The Morality of Individualism

Posted on January 15, 2019 by Robert Ringer


With child star Alexandria Ocasio-Cortez and a large portion of the Democratic Party now openly promoting socialism/communism, it’s a good time to take a look at its polar opposite, individualism.  Liberals insist that individualism is a “selfish” philosophy devoid of compassion.  But is it?  To address this claim, let’s begin at the beginning and examine the foundations of individualism.

On a macro scale, it’s clear that the universe thrives on individuality.  There are no two galaxies alike; no two solar systems alike; no two planets alike; no two suns alike.  There are, in fact, no two objects anywhere in the universe that are precisely the same.  The undeniable nature of the universe is diversity.

Here on earth, the same can be said of vegetation, grains of sand, snowflakes, and all other matter.  But what about animals?  Don’t all lions, for example, look exactly alike?  Actually, if you look close enough (not recommended), they don’t.  But even if they did look the same to the human eye, it’s axiomatic that no two lions are exactly the same in every respect.

Further, the more complex the matter, the more diversity that is built into it, and human beings represent the most complex matter on earth.  No two human beings — not even identical twins — are precisely the same in every respect.  You and I may have the same type of personality, but there are an infinite number of subtle differences in our individual personalities.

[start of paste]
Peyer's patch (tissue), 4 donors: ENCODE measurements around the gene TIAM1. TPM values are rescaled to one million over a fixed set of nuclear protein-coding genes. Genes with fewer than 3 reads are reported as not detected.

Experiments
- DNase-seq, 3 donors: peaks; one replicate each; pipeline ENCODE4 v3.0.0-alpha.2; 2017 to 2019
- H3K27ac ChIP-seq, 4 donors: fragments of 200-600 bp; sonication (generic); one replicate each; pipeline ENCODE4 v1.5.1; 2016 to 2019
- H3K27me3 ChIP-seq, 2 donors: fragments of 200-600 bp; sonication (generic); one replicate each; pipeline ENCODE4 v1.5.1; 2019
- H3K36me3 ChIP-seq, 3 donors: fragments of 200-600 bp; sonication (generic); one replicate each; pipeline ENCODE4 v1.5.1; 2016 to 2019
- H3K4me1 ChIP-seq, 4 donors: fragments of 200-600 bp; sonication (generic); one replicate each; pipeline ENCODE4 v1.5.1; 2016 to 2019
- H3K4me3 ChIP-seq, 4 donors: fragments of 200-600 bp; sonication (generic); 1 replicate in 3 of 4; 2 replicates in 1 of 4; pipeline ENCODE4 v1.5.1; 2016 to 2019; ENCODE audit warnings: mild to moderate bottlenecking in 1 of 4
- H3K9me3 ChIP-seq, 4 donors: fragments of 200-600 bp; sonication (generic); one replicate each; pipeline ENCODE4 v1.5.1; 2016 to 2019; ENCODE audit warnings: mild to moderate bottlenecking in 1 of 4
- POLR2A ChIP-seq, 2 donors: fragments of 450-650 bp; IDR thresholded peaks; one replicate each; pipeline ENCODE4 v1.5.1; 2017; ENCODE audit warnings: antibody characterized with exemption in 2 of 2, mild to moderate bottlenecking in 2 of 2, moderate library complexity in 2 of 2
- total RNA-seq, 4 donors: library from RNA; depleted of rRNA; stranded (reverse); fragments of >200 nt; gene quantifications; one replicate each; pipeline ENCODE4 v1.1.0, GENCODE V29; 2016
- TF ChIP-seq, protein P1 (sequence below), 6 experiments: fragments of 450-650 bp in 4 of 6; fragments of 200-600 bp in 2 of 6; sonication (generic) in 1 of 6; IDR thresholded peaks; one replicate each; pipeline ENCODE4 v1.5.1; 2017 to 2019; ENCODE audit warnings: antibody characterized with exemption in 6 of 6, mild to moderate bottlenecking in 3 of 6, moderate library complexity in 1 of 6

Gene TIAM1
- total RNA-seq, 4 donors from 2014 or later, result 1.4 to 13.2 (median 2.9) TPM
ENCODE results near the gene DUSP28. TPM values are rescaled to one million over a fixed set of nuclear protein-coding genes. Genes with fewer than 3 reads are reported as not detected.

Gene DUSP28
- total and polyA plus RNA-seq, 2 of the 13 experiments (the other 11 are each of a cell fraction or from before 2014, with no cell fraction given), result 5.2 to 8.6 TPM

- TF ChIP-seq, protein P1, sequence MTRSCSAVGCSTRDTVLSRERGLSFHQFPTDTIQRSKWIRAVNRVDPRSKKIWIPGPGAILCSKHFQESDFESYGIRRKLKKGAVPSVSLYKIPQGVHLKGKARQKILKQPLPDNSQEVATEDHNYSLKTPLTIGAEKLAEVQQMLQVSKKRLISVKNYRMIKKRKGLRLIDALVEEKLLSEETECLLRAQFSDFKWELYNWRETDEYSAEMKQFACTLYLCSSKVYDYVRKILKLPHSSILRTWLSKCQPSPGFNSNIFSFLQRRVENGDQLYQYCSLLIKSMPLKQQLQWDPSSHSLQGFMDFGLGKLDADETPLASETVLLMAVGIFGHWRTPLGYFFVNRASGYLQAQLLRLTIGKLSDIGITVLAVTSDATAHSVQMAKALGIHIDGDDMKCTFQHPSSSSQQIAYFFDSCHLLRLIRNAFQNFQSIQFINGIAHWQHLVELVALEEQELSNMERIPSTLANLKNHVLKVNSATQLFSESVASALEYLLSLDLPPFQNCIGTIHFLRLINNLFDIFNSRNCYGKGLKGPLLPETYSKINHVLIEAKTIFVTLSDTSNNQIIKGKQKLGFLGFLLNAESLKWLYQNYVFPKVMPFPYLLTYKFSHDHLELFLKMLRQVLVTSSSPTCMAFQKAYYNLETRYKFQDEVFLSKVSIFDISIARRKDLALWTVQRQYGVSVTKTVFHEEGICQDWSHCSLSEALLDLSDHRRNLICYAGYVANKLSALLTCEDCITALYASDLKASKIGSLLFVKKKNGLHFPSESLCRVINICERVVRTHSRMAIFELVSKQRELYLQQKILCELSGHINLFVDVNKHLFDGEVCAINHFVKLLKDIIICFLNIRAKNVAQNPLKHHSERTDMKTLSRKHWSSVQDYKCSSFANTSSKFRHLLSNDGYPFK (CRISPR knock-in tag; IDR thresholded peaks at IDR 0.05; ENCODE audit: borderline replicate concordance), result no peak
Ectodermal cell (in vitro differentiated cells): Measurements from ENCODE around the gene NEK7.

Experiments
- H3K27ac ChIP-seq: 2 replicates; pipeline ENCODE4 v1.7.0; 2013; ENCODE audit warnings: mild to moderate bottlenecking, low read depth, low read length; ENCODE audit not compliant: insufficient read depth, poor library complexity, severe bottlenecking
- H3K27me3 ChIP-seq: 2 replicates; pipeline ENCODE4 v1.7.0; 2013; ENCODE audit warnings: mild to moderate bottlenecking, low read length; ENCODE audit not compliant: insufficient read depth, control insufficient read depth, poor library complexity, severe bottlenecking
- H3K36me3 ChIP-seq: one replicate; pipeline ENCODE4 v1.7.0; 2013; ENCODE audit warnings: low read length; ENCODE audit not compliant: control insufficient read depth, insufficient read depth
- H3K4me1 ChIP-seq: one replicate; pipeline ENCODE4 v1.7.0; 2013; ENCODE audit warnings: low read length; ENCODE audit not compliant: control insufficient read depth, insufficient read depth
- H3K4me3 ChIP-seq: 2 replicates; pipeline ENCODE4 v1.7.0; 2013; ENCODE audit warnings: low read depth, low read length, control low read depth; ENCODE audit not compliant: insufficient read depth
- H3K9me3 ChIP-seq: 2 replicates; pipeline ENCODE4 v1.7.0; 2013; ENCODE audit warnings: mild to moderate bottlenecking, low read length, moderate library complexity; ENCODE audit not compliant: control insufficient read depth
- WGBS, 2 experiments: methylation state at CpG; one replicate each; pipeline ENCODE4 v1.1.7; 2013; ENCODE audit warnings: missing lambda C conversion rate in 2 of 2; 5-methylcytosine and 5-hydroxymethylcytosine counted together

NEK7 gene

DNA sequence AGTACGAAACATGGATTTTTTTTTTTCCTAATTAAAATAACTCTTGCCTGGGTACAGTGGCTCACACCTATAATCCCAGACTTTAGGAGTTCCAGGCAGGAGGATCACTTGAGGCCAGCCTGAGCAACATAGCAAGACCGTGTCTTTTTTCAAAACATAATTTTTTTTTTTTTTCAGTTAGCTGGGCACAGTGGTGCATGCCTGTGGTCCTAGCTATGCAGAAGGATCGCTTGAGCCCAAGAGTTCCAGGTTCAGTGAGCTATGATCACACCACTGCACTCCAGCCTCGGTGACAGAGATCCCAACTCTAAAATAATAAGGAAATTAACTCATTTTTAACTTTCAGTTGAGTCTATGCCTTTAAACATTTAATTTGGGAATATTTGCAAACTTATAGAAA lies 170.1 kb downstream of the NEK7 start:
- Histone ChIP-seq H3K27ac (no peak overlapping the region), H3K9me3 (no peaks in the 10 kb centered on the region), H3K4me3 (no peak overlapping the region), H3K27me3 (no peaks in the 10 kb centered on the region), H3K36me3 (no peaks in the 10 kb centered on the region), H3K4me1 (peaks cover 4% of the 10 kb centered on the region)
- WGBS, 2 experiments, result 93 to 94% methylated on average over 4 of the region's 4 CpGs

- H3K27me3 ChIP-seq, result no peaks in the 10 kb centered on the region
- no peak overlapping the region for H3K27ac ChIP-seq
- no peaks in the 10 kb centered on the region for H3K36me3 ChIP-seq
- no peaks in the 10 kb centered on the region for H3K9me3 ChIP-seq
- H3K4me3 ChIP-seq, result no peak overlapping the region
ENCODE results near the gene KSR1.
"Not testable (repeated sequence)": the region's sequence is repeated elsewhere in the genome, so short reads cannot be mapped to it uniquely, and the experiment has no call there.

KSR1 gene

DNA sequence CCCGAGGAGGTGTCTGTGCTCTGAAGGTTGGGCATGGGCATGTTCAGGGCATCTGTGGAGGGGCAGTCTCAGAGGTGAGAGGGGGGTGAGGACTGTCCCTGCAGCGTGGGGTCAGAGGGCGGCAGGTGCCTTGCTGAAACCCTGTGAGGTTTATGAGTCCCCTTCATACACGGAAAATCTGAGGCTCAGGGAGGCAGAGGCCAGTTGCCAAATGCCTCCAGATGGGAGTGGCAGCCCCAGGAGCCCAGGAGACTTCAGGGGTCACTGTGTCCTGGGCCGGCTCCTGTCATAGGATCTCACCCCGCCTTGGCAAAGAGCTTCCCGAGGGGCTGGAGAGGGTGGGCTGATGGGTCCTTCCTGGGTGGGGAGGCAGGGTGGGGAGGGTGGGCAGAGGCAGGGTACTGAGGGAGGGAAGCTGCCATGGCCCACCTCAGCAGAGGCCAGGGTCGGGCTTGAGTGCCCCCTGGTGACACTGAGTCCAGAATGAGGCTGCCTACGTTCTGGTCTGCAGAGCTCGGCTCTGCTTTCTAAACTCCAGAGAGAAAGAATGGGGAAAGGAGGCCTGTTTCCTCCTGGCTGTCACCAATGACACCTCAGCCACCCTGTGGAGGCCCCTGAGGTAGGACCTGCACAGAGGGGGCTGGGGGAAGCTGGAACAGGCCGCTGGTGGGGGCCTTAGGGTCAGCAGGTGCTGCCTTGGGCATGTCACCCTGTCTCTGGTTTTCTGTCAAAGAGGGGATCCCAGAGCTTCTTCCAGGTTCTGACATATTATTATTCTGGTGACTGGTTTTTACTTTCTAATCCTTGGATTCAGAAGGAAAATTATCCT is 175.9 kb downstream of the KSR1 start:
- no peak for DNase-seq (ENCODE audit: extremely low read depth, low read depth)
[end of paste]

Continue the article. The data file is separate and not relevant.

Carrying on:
In addition, each individual has unique abilities and needs that, while they may be similar to those of other people, are not exactly the same as those of any other person.  This self-evident fact is what makes life so interesting.  Can you imagine what a dull world it would be if everyone were exactly the same?

Which brings us back to the sovereignty of the individual, a concept that grows out of the universal principle of individuality.  This principle states that all matter has its own peculiarities that distinguish it from all other matter of the same genre.

No two things, no two people, and no two events are precisely the same.  No action, transaction, or set of circumstances have ever corresponded precisely to any other action, transaction, or set of circumstances.  Infinite diversity is a universal law.  It reigns throughout both nature and the universe, and mocks all of mankind’s attempts to implement laws, constitutions, and regulations intended to make things and people uniform.

Every attempt to get human beings to subordinate their personal interests to that of the collective is futile.  Governments based on the belief that conformity is a desirable way of life for their citizens are doomed to be frustrated by the power of the principle of individuality.  Since time immemorial, people have been pushing back against government attempts to repress the human instinct of self-interest.

Self-interest is neither good nor bad; it’s simple a reality of human nature.  By itself, it does not harm anyone.  Only individuals can engage in good or bad behavior — i.e., in ways that are helpful to others or that violate the rights of others.

Because everyone has a natural right to sovereignty over his own life, the only kind of government that is legitimate is one that recognizes the sovereignty of the individual.  Because a human being is endowed with consciousness, no other person or institution has a right to make decisions for him.